Hillside fires can hide unforeseen hazards 

The death of two Engine Company 26 firefighters following a Thursday morning fire is a nightmarish case of déjà vu for the Fire Department.

San Francisco mourned the death of another lieutenant from the same station in 1995 after a fire consumed a hillside home only a half-mile away from the house where this most recent blaze claimed two firefighters’ lives.

In the earlier blaze — the last time before Thursday’s tragedy that a San Francisco firefighter was killed while battling an inferno — three firefighters were trapped in a smoky garage when the door unexpectedly closed. Lt. Louis Mambretti didn’t make it out alive.

Click on the photo to the right to see a map of the two fires.

Conditions of the fire Thursday that killed Lt. Vince Perez and paramedic-firefighter Anthony Valerio were different than the 1995 blaze, but the homes where the fires occurred were virtually identical.

A review of that fire by the U.S. Fire Administration found that the closing of the garage door and high winds were the major factors in the death, but it also pointed out the dangers of fighting hillside fires, such as the inability to assess the blaze from street level.

The size of the 1995 fire was not apparent from the front of the building because only the top stories were visible from the street, according to the report. The design of that house was common for many homes on hillsides in Diamond Heights, Twin Peaks and other areas near Fire Station 26. The report suggested that firefighters should strive to take a "360-degree size-up" of those situations.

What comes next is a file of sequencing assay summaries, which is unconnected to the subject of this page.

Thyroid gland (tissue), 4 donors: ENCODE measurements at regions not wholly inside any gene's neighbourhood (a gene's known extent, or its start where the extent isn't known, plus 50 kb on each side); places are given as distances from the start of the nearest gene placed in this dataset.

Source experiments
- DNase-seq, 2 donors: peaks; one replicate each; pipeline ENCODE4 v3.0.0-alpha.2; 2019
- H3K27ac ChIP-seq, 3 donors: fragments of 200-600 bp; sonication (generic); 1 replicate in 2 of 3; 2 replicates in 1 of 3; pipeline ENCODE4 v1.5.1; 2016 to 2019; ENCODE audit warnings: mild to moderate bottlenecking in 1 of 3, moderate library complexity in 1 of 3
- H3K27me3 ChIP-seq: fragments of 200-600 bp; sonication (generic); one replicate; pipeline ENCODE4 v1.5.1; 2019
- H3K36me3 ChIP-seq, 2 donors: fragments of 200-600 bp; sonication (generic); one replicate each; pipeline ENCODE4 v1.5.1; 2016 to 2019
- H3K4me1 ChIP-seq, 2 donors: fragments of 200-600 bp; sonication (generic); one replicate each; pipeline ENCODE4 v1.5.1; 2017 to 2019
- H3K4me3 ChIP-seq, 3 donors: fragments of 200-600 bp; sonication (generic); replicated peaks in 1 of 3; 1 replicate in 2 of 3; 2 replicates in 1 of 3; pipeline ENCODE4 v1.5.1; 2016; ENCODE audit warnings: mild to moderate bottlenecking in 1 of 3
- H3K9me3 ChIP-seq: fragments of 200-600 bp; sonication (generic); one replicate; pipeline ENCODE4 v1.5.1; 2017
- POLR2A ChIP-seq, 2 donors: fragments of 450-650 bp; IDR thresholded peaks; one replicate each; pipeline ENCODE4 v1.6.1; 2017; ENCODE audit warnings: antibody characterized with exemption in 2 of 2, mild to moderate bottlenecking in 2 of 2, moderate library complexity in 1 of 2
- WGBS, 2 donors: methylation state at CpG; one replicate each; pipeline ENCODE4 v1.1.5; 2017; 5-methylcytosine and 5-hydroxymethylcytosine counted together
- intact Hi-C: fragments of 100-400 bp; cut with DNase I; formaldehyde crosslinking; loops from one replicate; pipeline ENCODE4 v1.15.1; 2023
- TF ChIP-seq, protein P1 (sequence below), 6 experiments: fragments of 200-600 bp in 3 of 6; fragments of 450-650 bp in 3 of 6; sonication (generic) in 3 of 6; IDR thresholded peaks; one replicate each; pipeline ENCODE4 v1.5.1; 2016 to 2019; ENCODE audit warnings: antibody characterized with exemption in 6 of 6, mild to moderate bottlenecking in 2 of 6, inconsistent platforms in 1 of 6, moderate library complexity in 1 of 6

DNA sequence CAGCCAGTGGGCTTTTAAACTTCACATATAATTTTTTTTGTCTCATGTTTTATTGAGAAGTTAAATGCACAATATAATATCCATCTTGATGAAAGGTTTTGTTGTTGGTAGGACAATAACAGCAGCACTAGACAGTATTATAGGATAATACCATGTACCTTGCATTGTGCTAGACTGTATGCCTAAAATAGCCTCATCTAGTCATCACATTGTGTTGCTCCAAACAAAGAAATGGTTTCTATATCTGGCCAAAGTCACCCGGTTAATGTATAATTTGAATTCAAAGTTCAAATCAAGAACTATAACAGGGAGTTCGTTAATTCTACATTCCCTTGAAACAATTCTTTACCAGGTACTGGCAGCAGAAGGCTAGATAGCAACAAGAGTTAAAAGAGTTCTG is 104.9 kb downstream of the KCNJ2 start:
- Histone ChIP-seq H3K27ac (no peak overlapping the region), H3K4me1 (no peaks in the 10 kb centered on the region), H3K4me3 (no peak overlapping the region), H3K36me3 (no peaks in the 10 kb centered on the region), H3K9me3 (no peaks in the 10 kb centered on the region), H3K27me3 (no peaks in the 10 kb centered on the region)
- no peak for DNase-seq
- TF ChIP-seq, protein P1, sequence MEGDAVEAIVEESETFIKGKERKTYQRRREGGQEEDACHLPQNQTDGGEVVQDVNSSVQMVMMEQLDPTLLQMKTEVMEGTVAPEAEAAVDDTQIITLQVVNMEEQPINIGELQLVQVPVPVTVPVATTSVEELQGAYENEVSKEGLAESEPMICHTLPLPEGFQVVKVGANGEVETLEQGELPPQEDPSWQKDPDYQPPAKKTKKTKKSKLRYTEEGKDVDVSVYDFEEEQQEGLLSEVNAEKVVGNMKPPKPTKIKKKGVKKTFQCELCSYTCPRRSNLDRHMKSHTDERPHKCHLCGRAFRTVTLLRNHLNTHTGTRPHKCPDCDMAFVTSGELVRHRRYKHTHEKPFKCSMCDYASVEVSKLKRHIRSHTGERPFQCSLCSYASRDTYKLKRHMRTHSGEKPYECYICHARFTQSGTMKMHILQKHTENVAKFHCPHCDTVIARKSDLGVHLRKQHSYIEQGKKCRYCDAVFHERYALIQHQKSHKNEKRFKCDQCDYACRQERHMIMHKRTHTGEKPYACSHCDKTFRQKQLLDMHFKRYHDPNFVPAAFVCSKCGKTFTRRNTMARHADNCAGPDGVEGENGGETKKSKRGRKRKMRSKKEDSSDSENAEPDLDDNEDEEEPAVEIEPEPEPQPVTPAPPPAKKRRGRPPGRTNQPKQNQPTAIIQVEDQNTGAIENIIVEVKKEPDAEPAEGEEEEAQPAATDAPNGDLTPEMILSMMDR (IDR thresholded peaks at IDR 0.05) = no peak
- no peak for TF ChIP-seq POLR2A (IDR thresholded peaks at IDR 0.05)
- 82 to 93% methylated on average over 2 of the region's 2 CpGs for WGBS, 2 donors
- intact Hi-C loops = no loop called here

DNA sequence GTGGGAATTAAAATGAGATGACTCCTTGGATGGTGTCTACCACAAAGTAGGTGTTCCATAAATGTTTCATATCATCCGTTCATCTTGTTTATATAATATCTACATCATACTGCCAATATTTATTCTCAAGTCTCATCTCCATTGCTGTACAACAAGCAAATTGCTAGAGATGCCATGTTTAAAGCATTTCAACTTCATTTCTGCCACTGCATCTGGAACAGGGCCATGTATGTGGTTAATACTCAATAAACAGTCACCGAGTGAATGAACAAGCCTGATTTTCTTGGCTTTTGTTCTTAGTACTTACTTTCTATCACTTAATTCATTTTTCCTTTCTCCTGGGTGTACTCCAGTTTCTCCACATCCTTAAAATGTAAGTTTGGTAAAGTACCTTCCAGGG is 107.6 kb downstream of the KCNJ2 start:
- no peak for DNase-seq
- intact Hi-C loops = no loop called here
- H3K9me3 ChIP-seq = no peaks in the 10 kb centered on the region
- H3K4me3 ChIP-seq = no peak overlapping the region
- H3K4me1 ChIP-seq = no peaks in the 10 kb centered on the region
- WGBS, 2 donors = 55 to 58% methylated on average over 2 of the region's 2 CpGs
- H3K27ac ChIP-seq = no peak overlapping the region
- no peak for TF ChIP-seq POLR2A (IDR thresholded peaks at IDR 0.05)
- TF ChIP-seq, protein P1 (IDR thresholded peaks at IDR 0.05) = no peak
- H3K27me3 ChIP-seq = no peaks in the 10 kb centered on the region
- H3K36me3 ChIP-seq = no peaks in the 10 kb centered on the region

The blaze on Thursday apparently started on the ground floor of a four-story home on a steep hill and spread to the second and third stories. But from the home’s front, firefighters could only see the third and fourth stories, which forced them to enter above the flames.

Fighting a fire from the top down is always dangerous, fire union President Tom O’Connor said.

"The biggest difference between the 1995 fire and this one was that we had gale-force winds that day," deputy fire Chief Pat Gardner said. "For this fire, we had minimal breeze."

Inside the 133 Berkeley Way home on Thursday, the fire was between 300 to 400 degrees while the blaze in a hallway where the two fallen firefighters are believed to have been found reached 500 to 700 degrees, according to Gardner.

At that temperature, any water that douses a firefighter’s protective clothing immediately turns to steam, Gardner said.

The Fire Department has not released much more information on the Thursday fire. A joint investigation is being conducted by local police homicide inspectors, the Fire Department and the District Attorney’s Office, and the federal Bureau of Alcohol, Tobacco and Firearms. A separate investigation is being conducted by the state Division of Occupational Safety and Health.



Examiner Staff Writer Dan Schreiber contributed to this report.

This story was corrected Monday, June 13, 2011. The story originally attributed a quote to deputy fire Chief  Dan Gardner. The deputy fire chief's name is actually Pat Gardner.

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